• Our cyclotron is an ideal instrument for testing how exposure to radiation will affect electronic components deployed in spacecraft.

  • A multitude of coils allows operators to tune the cyclotron to any energy level within its range.

  • Accelerator operator Randy Kemmler reviews a map of the cyclotron's beam lines.

Crocker Nuclear Laboratory is home to a 76-inch isochronous cyclotron built by the UC Davis physics department in 1966 in collaboration with Oak Ridge National Laboratory and the Naval Research Laboratory. Today researchers, engineers and medical professionals take advantage of the unique and versatile capabilities of the machine, one of the few of its kind still in use.

A cyclotron with unique capabilities

Originally designed for research, CNL’s cyclotron can produce high-intensity, external beams of light ions that can be tuned to energies between 4 MeV and 67.5 MeV. The primary particles accelerated are protons, deuterons, helions and alphas. Neutron beams can also be provided.

For applications that use low-energy beams, the machine’s tunability and energy levels provide a distinct advantage over most other cyclotrons, which operate at significantly higher, fixed energy points requiring degraders for energy level adjustment. Throughout its range, CNL’s cyclotron delivers a high quality, stable beam with lower energy spread and emittance than beams with energy levels adjusted by degraders.

Central location and a highly skilled technical team

Crocker Nuclear Laboratory is centrally located on the main UC Davis campus, making it easily accessible to faculty and students as well as to researchers and engineers from industry, government agencies and other academic institutions. Our expert operations and maintenance teams have decades of experience in providing consistent, precisely calibrated particle beams tailored to the needs of each user.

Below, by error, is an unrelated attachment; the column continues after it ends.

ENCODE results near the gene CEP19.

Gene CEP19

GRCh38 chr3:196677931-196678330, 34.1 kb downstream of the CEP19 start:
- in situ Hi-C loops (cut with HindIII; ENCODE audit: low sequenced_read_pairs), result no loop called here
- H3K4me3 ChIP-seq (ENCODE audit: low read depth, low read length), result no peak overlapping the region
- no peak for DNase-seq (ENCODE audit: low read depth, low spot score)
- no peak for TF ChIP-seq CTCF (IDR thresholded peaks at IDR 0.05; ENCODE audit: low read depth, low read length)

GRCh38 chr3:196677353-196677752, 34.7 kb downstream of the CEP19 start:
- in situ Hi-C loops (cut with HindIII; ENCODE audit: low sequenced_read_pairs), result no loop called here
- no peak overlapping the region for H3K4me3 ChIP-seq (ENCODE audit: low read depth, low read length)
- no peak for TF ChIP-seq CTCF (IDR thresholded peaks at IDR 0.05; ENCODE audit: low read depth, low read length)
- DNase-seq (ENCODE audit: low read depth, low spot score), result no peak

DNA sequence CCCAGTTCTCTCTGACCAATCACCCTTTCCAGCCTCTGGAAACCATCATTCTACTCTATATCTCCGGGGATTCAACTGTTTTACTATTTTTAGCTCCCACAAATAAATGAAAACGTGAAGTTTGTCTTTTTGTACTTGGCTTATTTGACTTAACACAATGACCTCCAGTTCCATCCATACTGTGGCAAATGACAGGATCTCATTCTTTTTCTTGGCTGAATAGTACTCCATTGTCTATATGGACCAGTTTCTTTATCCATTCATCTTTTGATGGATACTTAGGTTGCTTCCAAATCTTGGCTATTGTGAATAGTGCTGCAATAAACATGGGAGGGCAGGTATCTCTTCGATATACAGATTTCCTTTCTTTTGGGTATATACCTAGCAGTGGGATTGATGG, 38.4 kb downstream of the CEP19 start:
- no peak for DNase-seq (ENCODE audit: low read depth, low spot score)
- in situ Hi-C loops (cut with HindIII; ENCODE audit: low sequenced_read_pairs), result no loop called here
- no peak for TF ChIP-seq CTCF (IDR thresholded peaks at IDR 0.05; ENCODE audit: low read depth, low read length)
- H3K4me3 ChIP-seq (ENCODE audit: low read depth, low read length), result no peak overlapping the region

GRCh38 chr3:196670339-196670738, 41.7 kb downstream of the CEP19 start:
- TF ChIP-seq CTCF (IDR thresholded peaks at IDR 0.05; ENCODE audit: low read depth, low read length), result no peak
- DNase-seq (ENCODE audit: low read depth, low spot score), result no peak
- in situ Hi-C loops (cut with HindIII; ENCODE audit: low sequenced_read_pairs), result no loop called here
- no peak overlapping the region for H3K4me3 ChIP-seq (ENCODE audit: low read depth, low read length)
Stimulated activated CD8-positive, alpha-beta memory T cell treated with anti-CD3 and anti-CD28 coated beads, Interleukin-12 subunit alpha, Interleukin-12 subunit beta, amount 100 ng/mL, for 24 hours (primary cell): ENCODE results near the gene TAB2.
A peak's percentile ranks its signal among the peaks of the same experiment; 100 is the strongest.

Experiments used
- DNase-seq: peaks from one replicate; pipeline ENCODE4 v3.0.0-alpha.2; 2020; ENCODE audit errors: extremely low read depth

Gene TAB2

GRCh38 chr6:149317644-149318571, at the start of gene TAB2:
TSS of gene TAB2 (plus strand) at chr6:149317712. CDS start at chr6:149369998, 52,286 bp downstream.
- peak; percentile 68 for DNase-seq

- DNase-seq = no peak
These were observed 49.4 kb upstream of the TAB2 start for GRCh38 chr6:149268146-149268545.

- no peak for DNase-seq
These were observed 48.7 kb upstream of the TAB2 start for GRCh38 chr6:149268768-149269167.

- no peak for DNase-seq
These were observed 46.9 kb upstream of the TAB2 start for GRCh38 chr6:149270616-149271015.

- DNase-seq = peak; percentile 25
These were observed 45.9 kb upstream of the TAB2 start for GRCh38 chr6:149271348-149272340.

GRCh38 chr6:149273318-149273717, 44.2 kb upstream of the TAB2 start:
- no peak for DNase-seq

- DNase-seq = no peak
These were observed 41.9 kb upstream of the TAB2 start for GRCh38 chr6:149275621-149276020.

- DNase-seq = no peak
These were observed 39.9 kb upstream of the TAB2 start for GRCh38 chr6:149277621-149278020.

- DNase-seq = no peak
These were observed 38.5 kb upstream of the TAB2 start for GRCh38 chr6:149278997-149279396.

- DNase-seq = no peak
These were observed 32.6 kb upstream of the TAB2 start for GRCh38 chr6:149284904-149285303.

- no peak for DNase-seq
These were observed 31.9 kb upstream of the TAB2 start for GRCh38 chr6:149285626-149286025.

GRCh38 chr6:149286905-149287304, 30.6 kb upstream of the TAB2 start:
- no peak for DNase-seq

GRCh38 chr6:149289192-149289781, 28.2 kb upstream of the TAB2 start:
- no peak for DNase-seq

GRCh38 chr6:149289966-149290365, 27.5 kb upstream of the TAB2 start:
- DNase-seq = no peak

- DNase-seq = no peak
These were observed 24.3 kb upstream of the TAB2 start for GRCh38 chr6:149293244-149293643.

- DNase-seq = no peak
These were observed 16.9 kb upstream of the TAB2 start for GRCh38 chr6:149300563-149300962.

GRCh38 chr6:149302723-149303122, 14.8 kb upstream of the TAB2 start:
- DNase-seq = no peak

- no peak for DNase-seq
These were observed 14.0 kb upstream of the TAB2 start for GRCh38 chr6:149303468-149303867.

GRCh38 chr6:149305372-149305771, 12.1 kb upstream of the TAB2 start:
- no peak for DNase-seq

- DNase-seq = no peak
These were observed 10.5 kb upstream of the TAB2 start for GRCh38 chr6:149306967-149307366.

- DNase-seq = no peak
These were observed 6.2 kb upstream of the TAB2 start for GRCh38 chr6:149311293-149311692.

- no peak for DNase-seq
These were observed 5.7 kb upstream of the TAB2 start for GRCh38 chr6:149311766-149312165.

Many users, many uses

We encourage the use of the cyclotron by researchers and engineers both within and outside the UC system. Current applications include:

  • Studying the effects of radiation on electronics used in space missions. Private industry, NASA and the Naval Research Laboratory are among those who use CNL’s facilities to test the effects of radiation exposure on electronic equipment destined for deployment in spacecraft. The cyclotron’s tunability at lower energy levels is ideal for simulating a range of radiation environments encountered in space.
  • Treatment of ocular melanoma. Since 1994, more than 1,600 patients have been treated at CNL for ocular melanoma, a rare cancer of the eye. The low energy, high quality and stable proton beam produced by our cyclotron is ideally suited for the treatment of this disease. The ocular melanoma program at CNL is administered through UCSF’s Radiation Oncology department.
  • Nuclear physics.  The cyclotron was designed as a highly sensitive and tunable nuclear physics research tool. Current uses include:
    • Testing critical components of particle detectors in CERN’s Large Hadron Collidor (UC Davis High Energy Physics group);
    • Nuclear nonproliferation research and detection development (Lawrence Livermore National Laboratory);
    • The cyclotron’s newly-developed spallation neutron beam line is being used to develop detectors to look for dark matter (UC Davis researchers and students);
    • Training in experimental methods for nuclear physics  (UC Davis students);
    • Development of high specific activity 119-Te/119-Sb as a chelated radioisotope for use in targeted radiotherapy (Los Alamos National Laboratory).